Stuart Gentle Publisher at Onrec

Healthcare industry to save 280 million through reduced recruitment costs - 12/2001

Electronic procurement for people to help alleviate staff shortages

Temporary staff management costs in the healthcare sector could be cut by as much as one third by applying electronic procurement techniques to the recruitment of people, according to a report issued by Bloor Research, an IT research house, and Netengines, a staff supply chain technology company. E-procurement, the purchasing of goods over an electronic network such as the Internet, could also shorten the time it takes to recruit, check accreditation and deploy new healthcare workers, which could reduce staff shortages and hence patient waiting lists, according to the report.

An ëe-procurement for peopleí model proposed by the report, shows how the use of healthcare workers in an organisation can be more efficient, how the recruitment process can be streamlined by automating time intensive procedures and how unplanned ëmaverickí recruitment of staff can be eliminated. These efficiency improvements can reduce a typical healthcare companyís staffing expenditure by 35% over three years. When applied to the UK healthcare industryís current temporary staffing spend of 800 million per year the savings could be as much as 280 million.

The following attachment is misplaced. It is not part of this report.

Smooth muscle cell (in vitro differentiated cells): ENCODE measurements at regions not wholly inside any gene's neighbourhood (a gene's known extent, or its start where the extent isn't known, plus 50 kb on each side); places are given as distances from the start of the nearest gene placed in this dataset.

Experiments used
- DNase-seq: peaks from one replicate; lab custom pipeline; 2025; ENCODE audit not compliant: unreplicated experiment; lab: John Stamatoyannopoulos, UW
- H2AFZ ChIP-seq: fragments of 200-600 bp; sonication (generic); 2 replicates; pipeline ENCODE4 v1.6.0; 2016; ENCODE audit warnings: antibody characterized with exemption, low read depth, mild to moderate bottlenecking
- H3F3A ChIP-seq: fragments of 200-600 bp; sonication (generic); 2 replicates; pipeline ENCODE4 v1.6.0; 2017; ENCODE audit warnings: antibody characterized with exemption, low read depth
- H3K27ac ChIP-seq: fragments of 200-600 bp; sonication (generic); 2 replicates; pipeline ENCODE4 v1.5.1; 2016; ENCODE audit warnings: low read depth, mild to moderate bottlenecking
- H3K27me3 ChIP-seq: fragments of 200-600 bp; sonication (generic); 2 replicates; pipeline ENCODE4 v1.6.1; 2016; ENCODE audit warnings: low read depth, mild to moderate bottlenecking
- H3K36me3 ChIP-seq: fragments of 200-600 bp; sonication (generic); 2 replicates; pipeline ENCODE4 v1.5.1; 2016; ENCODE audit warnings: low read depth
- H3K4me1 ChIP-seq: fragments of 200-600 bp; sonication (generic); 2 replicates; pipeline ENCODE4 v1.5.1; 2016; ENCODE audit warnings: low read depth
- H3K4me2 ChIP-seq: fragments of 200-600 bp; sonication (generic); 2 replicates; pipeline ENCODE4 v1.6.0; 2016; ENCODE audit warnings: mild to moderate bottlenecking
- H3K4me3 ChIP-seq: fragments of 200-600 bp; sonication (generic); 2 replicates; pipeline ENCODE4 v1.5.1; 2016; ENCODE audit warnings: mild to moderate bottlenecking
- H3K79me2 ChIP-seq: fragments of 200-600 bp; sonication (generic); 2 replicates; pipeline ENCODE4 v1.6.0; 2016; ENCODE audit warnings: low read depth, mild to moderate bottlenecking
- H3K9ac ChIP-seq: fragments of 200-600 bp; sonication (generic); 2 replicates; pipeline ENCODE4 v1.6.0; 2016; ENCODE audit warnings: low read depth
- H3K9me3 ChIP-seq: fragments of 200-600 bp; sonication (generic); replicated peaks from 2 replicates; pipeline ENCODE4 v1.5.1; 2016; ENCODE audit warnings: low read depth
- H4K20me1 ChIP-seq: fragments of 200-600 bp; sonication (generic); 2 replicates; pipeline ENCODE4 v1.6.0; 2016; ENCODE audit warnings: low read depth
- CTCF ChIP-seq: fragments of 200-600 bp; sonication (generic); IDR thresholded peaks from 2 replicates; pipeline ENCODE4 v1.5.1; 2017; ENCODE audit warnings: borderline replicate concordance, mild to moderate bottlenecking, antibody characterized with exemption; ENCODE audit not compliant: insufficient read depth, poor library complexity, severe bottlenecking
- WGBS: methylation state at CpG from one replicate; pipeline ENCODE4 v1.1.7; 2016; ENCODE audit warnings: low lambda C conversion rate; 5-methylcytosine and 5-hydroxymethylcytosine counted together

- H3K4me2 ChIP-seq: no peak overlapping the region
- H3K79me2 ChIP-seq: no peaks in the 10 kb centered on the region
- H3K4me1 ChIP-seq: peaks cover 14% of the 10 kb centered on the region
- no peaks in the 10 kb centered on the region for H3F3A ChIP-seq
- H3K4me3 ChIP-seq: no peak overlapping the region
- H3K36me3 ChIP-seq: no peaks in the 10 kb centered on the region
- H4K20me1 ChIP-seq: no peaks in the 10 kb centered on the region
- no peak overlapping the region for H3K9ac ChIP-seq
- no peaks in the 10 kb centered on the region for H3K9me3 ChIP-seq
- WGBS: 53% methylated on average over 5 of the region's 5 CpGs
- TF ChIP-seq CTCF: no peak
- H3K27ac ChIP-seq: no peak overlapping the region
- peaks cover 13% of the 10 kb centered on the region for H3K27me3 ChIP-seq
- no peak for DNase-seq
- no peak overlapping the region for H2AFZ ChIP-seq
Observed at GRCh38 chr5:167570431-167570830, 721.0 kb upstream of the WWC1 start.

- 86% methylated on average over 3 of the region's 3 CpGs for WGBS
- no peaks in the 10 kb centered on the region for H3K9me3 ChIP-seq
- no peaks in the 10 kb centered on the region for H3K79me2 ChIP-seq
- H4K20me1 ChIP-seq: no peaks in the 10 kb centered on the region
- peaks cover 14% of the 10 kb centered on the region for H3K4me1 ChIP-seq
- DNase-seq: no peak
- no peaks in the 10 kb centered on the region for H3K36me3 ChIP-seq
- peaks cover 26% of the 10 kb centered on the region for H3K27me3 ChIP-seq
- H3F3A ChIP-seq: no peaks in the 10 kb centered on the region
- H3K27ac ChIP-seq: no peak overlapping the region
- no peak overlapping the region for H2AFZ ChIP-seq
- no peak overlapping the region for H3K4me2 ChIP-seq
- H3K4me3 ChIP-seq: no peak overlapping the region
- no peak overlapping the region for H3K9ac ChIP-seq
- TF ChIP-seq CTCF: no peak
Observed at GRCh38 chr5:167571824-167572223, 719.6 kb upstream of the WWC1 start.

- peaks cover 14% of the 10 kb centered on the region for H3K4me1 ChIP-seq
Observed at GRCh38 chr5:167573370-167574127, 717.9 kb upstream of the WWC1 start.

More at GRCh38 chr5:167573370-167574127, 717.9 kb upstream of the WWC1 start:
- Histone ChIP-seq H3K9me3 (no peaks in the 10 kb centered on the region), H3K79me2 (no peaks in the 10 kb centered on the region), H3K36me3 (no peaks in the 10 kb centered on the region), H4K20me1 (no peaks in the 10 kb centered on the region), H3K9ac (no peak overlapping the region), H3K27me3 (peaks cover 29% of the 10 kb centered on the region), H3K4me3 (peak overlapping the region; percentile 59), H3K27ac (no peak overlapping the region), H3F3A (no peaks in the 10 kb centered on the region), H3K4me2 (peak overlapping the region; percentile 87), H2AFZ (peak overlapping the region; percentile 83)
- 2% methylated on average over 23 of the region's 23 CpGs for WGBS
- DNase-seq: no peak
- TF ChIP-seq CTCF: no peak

The report, titled ëThe Difference Between People and Paperclipsí, proposes that the recruitment of temporary and permanent staff in the healthcare services industry can be treated as a supply chain issue. It describes how similar web-based technology that is producing huge savings for the procurement of commodities such as pens and paper clips, can be deployed in the staffing supply chain to give similar savings. IBM for example, has been reported as having saved $7billion from its purchasing costs over five years, mainly from using e-procurement initiatives for commodity goods.

Using an e-procurement for people model, a typical healthcare services provider, e.g. one operating over 30 hospitals, employing 30,000 staff and recruitment costs of over 3 million a year (management time, staffing agency fees, advertising costs), can achieve savings of approximately 3.6 million in three years. The technology described will enable staffing managers to look at all the supply sources for staff, internal and external, and streamline their recruitment, accreditation and deployment. In addition to cutting the management time needed for this process, the technology eliminates the random recruitment of staff and ensures that all staff have adequate accreditation.

Robin Bloor, CEO of Bloor Research explains: ìAutomating the staff procurement process will not only provide huge cost savings for healthcare companies, but also it will speed up the process of filling vacancies - initial estimates are roughly 40%. There are a number of reports of large numbers of healthcare professionals leaving the industry, which is creating a staff shortage. However, if healthcare organisations had an amalgamated view of all sources of staff supply, they could fill vacancies much faster and cut down the staff shortage. This should have a knock-on effect and could reduce the patient waiting lists.î